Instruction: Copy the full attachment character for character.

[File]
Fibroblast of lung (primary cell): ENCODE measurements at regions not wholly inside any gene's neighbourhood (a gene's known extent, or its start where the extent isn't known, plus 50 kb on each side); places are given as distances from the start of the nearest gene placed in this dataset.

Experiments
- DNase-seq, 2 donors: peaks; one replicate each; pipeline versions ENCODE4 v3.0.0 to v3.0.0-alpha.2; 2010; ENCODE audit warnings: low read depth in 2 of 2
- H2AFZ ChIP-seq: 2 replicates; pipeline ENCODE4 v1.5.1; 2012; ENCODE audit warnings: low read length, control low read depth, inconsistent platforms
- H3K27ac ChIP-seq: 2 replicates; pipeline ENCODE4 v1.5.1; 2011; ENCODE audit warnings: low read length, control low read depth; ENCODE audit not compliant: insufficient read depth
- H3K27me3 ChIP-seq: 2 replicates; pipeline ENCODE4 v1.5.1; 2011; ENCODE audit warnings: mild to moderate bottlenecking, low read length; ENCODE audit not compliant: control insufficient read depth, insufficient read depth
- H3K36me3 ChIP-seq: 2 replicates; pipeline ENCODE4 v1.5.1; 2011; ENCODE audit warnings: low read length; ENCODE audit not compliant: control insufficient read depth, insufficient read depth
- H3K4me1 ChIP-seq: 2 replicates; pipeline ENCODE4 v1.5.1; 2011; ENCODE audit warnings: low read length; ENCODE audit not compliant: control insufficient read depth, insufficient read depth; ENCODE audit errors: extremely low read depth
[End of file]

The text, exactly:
Fibroblast of lung (primary cell): ENCODE measurements at regions not wholly inside any gene's neighbourhood (a gene's known extent, or its start where the extent isn't known, plus 50 kb on each side); places are given as distances from the start of the nearest gene placed in this dataset.

Experiments
- DNase-seq, 2 donors: peaks; one replicate each; pipeline versions ENCODE4 v3.0.0 to v3.0.0-alpha.2; 2010; ENCODE audit warnings: low read depth in 2 of 2
- H2AFZ ChIP-seq: 2 replicates; pipeline ENCODE4 v1.5.1; 2012; ENCODE audit warnings: low read length, control low read depth, inconsistent platforms
- H3K27ac ChIP-seq: 2 replicates; pipeline ENCODE4 v1.5.1; 2011; ENCODE audit warnings: low read length, control low read depth; ENCODE audit not compliant: insufficient read depth
- H3K27me3 ChIP-seq: 2 replicates; pipeline ENCODE4 v1.5.1; 2011; ENCODE audit warnings: mild to moderate bottlenecking, low read length; ENCODE audit not compliant: control insufficient read depth, insufficient read depth
- H3K36me3 ChIP-seq: 2 replicates; pipeline ENCODE4 v1.5.1; 2011; ENCODE audit warnings: low read length; ENCODE audit not compliant: control insufficient read depth, insufficient read depth
- H3K4me1 ChIP-seq: 2 replicates; pipeline ENCODE4 v1.5.1; 2011; ENCODE audit warnings: low read length; ENCODE audit not compliant: control insufficient read depth, insufficient read depth; ENCODE audit errors: extremely low read depth